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New-Thought

Scientists show constant complaining is not good for us

The harm in complaining

Beware, constant complaining harms our health.

The past couple years have provided abundant fodder for those who love to complain.

It’s been like a smorgasbord of dismal delights. Yet, for the chronic complainer, even joyous events offer opportunity to gripe and complain. No matter what’s happening, they’re sure to find the down-side, as the inner Eeyore surfaces. Even small inconveniences present ripe opportunity to complain and spread the negativity virus with anyone who’ll listen. Negativity is contagious.

I once found importance in complaining. Unlike Suzy Sunshine, I had a habit of airing my complaints as soon as I returned home after work. I kept a mental tally of the horrible drivers, the rude or goofy people, and every challenging situation to drag through my day and off-load on my poor husband when I got home.

My idea of newsworthy was the negative, never the good. I seemed to find importance in sharing negative stories, subconsciously bypassing all of the wonderful things that happened throughout my day. It wasn’t good for my health, never mind my relationships. I must have been like a dark cloud entering the house, because even hanging out with chronic complainers is destructive to our health.

Negative thoughts are stickier and harder to get rid of due to our brain’s inherent negativity bias. This is an evolutionary capacity of our brains to pay more attention to what’s threatening than to what’s good. While my life was never under threat, chronic complaining was keeping me stuck in a negative rut, making me blind to the good things in my life. It caused me to suffer. Something had to change and my mind is what needed changing.

Learning about the creative nature of my thoughts and examining my mental tendency toward the negative was a big wake-up call for me. Understanding the brain-science compelled me to form new habits, creating a happier, healthier life. It was easier than I believed.

Brain science reveals this common habit of complaining is addictive, and comes at a cost to our mental, emotional, and physical health. Complaining shrinks the hippocampus, the part of our brains responsible for memory and problem solving, and activates the fight-or-flight response, according to research from Stanford University.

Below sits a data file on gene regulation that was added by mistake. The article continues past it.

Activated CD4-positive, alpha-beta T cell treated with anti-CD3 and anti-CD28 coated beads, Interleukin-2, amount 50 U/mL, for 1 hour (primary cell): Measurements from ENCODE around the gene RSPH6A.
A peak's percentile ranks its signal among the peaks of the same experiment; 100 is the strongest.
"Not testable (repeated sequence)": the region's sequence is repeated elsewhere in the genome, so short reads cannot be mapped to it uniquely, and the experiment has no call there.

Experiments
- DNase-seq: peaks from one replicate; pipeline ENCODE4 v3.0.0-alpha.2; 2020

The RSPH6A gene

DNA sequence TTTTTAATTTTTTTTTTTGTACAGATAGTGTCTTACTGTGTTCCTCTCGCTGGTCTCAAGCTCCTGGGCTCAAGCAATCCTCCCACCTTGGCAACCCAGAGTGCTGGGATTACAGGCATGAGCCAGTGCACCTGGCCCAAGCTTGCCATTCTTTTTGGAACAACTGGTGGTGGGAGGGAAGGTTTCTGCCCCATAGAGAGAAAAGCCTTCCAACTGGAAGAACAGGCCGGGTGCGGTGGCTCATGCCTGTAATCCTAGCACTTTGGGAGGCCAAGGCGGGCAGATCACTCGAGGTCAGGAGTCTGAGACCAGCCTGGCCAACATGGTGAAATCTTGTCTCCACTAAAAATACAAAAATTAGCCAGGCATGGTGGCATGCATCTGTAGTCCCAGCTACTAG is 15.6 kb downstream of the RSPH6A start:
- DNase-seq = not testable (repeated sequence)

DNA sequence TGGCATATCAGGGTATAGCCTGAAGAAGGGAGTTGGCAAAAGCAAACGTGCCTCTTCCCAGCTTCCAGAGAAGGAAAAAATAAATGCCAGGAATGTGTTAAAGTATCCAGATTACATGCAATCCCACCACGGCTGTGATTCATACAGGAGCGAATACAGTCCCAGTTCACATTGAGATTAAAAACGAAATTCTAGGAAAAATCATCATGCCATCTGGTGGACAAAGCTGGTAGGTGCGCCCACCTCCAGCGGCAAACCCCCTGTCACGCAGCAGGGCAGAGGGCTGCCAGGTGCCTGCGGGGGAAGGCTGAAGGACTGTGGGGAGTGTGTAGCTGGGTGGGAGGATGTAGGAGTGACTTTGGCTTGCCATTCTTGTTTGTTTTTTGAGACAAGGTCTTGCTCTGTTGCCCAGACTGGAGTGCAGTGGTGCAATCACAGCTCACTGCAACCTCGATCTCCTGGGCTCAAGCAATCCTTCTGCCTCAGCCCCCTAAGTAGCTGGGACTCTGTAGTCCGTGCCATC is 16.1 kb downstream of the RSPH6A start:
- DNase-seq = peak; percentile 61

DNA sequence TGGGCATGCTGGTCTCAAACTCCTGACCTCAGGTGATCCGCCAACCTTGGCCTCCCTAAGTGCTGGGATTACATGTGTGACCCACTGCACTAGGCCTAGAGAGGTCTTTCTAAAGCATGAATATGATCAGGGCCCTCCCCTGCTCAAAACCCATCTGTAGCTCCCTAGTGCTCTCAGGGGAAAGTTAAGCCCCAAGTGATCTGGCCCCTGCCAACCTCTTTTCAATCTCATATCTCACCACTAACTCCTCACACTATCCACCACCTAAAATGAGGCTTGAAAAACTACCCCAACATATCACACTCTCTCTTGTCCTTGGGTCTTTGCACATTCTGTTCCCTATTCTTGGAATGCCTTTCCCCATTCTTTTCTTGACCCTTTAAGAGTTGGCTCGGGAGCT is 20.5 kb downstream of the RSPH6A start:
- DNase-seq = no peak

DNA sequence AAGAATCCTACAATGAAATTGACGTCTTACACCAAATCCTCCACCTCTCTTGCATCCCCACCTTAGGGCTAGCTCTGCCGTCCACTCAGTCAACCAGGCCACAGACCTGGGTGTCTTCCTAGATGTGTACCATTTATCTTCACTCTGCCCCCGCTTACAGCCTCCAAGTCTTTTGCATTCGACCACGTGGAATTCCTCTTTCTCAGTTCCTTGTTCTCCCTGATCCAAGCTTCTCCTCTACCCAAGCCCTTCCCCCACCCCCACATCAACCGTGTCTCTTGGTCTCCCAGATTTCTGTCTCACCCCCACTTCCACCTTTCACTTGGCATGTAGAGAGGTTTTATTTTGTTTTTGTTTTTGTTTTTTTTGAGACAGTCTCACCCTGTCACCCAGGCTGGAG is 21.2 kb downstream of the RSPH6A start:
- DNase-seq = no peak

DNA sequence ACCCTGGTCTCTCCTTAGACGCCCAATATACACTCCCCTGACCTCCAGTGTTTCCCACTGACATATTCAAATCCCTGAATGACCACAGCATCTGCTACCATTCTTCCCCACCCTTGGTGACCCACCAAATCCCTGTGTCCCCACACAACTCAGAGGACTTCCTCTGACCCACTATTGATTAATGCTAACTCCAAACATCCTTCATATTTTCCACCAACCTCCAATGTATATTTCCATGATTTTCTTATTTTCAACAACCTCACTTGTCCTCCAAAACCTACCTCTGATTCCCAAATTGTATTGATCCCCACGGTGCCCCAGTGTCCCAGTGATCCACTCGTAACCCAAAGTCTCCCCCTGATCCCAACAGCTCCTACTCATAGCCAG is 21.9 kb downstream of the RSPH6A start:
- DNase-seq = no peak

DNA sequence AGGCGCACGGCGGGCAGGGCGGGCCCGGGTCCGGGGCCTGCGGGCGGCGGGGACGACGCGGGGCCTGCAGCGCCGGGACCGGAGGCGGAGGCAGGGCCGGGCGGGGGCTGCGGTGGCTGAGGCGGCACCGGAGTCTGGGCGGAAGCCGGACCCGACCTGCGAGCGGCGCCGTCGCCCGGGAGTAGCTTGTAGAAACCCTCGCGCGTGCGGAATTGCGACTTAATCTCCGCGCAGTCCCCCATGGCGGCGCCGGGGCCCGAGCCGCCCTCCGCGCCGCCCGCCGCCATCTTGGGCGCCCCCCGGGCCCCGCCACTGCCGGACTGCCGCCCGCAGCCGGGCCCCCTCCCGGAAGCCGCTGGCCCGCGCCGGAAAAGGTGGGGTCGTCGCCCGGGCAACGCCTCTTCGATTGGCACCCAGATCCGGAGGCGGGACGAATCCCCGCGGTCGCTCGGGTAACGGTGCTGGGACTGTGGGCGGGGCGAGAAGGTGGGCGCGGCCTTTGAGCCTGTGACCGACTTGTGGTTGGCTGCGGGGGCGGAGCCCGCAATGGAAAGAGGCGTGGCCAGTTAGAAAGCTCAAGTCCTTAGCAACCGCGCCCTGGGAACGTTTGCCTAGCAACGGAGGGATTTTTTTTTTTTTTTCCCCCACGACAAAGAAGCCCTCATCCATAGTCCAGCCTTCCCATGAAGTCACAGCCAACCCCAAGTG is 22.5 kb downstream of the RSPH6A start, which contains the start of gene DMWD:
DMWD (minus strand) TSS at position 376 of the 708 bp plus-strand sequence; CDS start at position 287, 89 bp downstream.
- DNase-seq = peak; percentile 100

Constant complaining increases levels of the stress hormone cortisol, putting us at risk of:

• heart disease and stroke

• high cholesterol

• obesity

• diabetes

• digestive problems

• decreased memory

• impaired ability to respond to new situations

• increased risk of depression

• shortened lifespan

Brain scientists know neurones that fire together, wire together.

Feeding negative thoughts strengthens those habits of mind, making it more likely we’ll continue down the same negative trend of thought in the future. It’s like a virus of mind that grows and gets stronger.

We don’t have to be a victim to our thoughts. The plastic or changeable nature of our brains makes it possible for us to rewire our brains for the positive.

Awareness is curative. Becoming aware of our tendencies of thought is important. In becoming aware of my habit to hold on to the negative events of my days and complain about them, I made a conscious choice to start to look for the good.

Interestingly, in a fairly short period of time, this also became a habit. My gratitude practice is essential.

Challenging things still happen, so it’s not about wearing rose-colored glasses or stuffing our feelings. Learning to vent when we must, but not staying stuck in the mental loop of complaining is important. Finding a way to air our grievances in a productive way is supportive to our health.

Before we complain, we have a choice. We can choose to create more space for happiness.



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About the Author

Corinne is first a wife, mother, and grandmother, whose eclectic background has created a rich alchemy that serves to inform her perspectives on life.

Corinne, a registered nurse with a master’s degree in Health Science, is a staff minister with the Centre for Spiritual Living Kelowna, and a hospice volunteer. She is an adjunct professor with the school of nursing  at UBC Okanagan, and is currently teaching smartUBC, a unique Mindfulness program offered at UBC, to the public. She is an invited speaker and presenter.

From diverse experience and knowledge, personally and professionally, Corinne has developed an extraordinary passion for helping people to gain a new perspective, awaken, and to recognize that we do not have to be a slave to our thoughts or to life; we are always at a point of change.

Through this column, Corinne blends her insights and research to provide food for the mind and the heart, to encourage an awakening of the power and potential within everyone.

Corinne lives in Kelowna with her husband of 41 years, and can be reached at [email protected].



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The views expressed are strictly those of the author and not necessarily those of Castanet. Castanet does not warrant the contents.

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